Does the End Really Justify The Means When it Comes to Puppy Mills?

by CarolineL on February 27, 2013 - 7:02pm

Animal mistreatment is somewhat of a subjective topic as situations that justify putting a human's well-being before that of an animal remain unclear and vary from person to person.  When it comes to puppy mills, the cruelty endured by the animals has the sole purpose of reducing the owner's expenses. Is this enough to justify the cruel way we are treating the animals found in these mills? In the articles "Curbing the Puppy Trade",  "Animals, Ethics and Public Policy" and "No pups for sale? Cities ban pet shops" we learn more about puppy mills and the ethics behind the exploitation of animals.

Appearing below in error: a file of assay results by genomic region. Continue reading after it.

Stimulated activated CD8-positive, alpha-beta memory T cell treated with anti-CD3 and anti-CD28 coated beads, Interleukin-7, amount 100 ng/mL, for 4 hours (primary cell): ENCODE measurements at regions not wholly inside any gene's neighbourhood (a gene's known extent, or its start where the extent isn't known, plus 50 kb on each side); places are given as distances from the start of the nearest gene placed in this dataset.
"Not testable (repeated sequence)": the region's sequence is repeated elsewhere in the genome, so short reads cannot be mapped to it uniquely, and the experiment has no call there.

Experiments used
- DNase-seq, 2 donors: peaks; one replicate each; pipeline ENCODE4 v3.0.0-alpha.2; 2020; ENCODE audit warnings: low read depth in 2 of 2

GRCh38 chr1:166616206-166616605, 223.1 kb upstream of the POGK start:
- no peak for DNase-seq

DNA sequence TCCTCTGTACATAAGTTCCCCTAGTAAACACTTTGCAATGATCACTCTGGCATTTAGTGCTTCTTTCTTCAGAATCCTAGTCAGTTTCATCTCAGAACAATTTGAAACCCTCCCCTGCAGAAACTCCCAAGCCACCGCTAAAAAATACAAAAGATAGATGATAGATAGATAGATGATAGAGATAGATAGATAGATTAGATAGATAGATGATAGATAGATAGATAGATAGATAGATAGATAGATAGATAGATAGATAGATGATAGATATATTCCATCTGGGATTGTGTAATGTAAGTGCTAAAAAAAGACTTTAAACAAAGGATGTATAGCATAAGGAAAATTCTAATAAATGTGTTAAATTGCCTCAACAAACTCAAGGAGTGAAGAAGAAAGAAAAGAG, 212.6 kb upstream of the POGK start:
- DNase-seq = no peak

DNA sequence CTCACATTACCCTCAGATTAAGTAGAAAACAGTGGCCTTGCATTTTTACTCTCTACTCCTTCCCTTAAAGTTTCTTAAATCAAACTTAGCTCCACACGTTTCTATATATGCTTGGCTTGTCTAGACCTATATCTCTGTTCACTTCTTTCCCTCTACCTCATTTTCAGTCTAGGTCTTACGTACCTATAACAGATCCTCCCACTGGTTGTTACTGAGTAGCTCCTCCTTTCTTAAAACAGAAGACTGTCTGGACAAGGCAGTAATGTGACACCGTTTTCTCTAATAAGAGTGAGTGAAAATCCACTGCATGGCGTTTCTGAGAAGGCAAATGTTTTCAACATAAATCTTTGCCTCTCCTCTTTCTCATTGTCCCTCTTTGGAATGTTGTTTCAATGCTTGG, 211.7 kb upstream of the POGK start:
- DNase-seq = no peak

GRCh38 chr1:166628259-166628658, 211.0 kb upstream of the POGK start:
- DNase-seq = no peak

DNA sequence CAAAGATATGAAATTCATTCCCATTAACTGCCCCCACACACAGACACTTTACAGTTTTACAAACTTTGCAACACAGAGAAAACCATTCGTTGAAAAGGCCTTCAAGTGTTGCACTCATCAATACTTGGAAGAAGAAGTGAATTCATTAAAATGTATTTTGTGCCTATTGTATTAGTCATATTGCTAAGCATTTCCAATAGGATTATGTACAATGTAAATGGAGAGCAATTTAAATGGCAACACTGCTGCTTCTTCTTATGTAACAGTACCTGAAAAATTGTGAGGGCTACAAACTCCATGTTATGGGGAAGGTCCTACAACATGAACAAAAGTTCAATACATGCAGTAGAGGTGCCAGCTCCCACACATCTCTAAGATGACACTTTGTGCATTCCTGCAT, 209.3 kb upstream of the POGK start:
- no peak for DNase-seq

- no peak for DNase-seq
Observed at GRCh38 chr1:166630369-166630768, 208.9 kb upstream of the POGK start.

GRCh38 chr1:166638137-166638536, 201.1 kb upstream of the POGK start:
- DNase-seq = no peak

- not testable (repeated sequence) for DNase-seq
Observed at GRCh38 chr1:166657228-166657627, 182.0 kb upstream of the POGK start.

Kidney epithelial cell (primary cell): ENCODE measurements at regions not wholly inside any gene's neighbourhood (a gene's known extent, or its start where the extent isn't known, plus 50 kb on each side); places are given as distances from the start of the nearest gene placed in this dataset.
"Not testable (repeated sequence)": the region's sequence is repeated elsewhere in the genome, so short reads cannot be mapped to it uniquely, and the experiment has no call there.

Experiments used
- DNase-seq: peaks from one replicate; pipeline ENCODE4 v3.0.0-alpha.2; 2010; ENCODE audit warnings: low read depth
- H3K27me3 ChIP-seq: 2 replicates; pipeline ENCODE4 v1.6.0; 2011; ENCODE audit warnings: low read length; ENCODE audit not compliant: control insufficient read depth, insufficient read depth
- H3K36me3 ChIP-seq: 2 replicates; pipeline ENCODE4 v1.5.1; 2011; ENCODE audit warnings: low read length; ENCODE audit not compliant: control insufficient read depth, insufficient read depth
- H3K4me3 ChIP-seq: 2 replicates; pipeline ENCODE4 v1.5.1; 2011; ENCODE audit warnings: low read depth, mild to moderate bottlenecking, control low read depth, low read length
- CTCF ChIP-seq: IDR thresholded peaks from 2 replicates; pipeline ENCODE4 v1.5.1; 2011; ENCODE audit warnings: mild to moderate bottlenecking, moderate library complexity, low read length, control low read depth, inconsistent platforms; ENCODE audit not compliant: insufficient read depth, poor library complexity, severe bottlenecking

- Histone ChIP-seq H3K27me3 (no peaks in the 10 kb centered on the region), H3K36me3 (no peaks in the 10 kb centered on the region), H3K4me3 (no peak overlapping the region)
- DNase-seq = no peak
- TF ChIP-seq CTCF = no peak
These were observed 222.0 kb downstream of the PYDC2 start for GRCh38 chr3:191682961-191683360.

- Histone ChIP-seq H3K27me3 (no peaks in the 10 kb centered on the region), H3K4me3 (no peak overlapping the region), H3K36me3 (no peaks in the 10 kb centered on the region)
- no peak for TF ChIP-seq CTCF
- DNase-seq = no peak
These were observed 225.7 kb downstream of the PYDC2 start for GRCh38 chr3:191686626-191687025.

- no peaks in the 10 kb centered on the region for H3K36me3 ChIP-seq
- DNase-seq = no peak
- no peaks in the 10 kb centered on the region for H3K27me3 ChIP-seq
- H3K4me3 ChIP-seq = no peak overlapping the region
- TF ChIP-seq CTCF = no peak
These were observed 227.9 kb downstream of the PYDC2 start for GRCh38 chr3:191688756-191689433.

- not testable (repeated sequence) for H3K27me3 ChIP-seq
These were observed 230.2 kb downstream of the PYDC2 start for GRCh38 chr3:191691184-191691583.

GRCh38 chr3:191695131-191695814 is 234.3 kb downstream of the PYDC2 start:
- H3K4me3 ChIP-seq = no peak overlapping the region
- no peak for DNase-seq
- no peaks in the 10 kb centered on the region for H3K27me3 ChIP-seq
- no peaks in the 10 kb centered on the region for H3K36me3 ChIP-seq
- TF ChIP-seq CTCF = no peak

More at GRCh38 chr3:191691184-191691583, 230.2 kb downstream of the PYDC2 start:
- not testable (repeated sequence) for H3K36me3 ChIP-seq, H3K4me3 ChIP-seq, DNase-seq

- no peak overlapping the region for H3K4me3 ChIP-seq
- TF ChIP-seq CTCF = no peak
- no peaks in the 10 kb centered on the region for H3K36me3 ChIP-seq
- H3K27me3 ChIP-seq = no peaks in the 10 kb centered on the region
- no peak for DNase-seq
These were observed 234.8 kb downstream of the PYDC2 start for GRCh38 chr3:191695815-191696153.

In her article "Curbing the Puppy Trade" written for Time magazine, on December 4th 2005, Anita Hamilton describes the living conditions associated with the USA's puppy mills and their effect on dogs' physical and mental health.  She explains that puppy mills are large warehouse-type buildings where breeders mass-produce puppies in poor conditions. In order to generate the highest amount of profit at the lowest cost, the owners of these establishments often neglect the dogs by depriving them of basic human interaction, suitable housing as well as proper nutrition and health care. Over time, these types of living conditions cause a high number of behavioural problems and genetic defects such as overaggressive play, caused by a pre-mature separation of a pup and it's mother and hip dysplasia, caused by generations of over breeding. She gives the example of Raymon and Joyce Stoltzfus who, in May 2005, had to reimburse a total of 171 customers claiming that their newly-adopted pet suffered from things like pneumonia, kidney failure and heart problems caused by the conditions in which they, and the generations before them, had been raised.